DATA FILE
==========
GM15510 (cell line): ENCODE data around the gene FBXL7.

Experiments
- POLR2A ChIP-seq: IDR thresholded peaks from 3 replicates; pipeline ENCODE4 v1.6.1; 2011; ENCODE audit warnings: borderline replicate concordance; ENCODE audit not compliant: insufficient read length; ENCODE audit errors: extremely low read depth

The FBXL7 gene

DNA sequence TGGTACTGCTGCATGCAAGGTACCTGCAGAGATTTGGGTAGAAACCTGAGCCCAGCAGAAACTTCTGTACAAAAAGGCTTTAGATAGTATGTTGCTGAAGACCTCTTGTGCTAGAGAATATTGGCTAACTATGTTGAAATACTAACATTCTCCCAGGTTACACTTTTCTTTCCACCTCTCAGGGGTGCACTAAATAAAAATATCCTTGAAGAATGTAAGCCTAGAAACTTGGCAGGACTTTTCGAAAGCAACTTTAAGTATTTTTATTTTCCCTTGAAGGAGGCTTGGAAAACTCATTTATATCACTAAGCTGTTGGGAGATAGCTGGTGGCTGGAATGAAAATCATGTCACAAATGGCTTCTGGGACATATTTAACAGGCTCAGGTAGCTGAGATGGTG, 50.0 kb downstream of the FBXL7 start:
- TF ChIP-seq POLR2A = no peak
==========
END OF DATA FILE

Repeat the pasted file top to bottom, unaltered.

GM15510 (cell line): ENCODE data around the gene FBXL7.

Experiments
- POLR2A ChIP-seq: IDR thresholded peaks from 3 replicates; pipeline ENCODE4 v1.6.1; 2011; ENCODE audit warnings: borderline replicate concordance; ENCODE audit not compliant: insufficient read length; ENCODE audit errors: extremely low read depth

The FBXL7 gene

DNA sequence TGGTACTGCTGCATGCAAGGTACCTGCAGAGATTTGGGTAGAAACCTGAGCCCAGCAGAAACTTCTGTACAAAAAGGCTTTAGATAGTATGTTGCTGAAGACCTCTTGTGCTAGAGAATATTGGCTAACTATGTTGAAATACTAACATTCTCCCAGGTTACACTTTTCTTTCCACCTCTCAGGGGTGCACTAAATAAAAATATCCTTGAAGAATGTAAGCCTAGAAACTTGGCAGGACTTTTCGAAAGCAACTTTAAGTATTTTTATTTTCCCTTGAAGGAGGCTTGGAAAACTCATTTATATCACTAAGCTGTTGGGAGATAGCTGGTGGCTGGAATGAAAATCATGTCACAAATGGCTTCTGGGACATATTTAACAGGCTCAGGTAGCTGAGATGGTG, 50.0 kb downstream of the FBXL7 start:
- TF ChIP-seq POLR2A = no peak